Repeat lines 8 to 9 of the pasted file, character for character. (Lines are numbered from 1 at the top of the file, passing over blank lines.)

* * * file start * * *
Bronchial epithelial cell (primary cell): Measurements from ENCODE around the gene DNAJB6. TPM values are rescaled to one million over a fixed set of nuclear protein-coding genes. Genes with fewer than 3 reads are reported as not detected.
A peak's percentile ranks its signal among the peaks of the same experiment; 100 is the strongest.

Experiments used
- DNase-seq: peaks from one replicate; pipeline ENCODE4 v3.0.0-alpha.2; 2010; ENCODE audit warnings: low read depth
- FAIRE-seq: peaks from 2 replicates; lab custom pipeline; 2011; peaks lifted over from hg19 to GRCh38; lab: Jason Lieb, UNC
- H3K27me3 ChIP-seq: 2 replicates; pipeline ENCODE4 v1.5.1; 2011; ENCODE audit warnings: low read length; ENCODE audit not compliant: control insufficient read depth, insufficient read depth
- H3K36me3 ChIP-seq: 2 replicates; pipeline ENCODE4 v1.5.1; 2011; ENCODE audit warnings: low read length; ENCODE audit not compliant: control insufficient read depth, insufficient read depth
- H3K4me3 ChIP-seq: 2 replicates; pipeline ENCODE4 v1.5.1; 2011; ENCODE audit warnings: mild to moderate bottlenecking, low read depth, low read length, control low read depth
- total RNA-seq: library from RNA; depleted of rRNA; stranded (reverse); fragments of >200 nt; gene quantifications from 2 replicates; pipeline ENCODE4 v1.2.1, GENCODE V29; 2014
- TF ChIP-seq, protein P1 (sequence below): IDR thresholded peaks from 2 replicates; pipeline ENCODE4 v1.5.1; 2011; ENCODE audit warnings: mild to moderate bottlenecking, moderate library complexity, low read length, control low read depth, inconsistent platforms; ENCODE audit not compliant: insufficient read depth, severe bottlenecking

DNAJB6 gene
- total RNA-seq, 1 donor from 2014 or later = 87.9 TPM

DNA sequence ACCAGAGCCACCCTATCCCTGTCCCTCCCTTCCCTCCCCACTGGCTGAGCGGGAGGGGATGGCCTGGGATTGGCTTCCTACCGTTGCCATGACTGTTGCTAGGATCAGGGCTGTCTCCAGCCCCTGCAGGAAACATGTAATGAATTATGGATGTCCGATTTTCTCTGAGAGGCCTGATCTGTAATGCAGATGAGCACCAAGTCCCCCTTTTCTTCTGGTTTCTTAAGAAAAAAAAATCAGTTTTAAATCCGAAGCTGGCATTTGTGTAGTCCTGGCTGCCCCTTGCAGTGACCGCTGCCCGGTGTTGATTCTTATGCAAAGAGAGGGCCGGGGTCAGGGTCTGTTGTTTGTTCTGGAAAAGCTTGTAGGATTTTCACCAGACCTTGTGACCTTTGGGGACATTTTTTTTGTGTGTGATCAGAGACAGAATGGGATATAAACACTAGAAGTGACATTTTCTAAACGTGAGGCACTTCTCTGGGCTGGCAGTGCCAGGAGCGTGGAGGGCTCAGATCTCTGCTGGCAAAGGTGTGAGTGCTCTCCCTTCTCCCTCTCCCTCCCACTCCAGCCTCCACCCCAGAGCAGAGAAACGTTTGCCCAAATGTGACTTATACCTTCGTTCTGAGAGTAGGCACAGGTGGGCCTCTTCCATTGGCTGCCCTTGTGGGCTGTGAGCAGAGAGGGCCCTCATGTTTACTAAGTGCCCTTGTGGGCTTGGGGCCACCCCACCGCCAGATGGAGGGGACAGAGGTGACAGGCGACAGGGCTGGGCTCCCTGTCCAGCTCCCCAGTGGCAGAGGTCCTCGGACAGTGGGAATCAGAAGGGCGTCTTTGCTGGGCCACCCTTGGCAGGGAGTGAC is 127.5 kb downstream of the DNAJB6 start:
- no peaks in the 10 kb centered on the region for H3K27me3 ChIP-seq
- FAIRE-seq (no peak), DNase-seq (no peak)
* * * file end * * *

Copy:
- H3K4me3 ChIP-seq: 2 replicates; pipeline ENCODE4 v1.5.1; 2011; ENCODE audit warnings: mild to moderate bottlenecking, low read depth, low read length, control low read depth
- total RNA-seq: library from RNA; depleted of rRNA; stranded (reverse); fragments of >200 nt; gene quantifications from 2 replicates; pipeline ENCODE4 v1.2.1, GENCODE V29; 2014